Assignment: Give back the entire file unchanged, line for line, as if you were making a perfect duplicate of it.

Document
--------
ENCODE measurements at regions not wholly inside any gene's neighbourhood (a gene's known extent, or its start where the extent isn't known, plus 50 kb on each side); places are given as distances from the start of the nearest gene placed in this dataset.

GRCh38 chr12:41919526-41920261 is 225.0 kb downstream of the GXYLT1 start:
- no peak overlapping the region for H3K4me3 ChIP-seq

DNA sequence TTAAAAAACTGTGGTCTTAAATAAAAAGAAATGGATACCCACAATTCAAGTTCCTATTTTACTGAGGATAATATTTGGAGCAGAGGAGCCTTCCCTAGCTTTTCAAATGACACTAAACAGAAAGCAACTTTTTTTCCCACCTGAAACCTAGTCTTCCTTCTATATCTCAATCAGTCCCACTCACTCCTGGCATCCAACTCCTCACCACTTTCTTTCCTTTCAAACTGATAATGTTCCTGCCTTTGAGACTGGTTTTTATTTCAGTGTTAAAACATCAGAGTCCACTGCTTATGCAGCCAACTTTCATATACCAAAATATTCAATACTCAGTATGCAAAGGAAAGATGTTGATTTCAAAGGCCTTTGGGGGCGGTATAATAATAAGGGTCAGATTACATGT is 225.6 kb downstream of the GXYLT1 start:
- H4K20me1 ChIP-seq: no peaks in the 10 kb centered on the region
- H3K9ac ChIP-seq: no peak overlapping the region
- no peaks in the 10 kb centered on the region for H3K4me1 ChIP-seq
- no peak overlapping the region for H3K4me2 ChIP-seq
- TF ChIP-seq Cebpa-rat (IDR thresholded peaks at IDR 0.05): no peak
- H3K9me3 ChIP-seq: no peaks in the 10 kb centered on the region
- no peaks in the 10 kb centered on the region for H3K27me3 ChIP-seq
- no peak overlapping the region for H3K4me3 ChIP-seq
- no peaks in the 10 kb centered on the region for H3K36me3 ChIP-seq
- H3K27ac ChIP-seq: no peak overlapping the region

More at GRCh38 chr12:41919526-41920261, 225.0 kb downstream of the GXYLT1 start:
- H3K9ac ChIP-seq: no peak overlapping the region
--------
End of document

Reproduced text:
ENCODE measurements at regions not wholly inside any gene's neighbourhood (a gene's known extent, or its start where the extent isn't known, plus 50 kb on each side); places are given as distances from the start of the nearest gene placed in this dataset.

GRCh38 chr12:41919526-41920261 is 225.0 kb downstream of the GXYLT1 start:
- no peak overlapping the region for H3K4me3 ChIP-seq

DNA sequence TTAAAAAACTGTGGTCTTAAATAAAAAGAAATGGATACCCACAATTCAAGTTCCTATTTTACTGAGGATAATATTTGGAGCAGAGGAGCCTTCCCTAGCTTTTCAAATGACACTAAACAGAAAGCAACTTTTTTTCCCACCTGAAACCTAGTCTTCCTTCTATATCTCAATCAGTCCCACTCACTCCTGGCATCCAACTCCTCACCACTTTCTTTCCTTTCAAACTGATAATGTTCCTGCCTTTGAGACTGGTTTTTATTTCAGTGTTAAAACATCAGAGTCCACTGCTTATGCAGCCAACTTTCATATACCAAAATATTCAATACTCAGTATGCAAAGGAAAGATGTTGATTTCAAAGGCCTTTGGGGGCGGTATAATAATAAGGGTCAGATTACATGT is 225.6 kb downstream of the GXYLT1 start:
- H4K20me1 ChIP-seq: no peaks in the 10 kb centered on the region
- H3K9ac ChIP-seq: no peak overlapping the region
- no peaks in the 10 kb centered on the region for H3K4me1 ChIP-seq
- no peak overlapping the region for H3K4me2 ChIP-seq
- TF ChIP-seq Cebpa-rat (IDR thresholded peaks at IDR 0.05): no peak
- H3K9me3 ChIP-seq: no peaks in the 10 kb centered on the region
- no peaks in the 10 kb centered on the region for H3K27me3 ChIP-seq
- no peak overlapping the region for H3K4me3 ChIP-seq
- no peaks in the 10 kb centered on the region for H3K36me3 ChIP-seq
- H3K27ac ChIP-seq: no peak overlapping the region

More at GRCh38 chr12:41919526-41920261, 225.0 kb downstream of the GXYLT1 start:
- H3K9ac ChIP-seq: no peak overlapping the region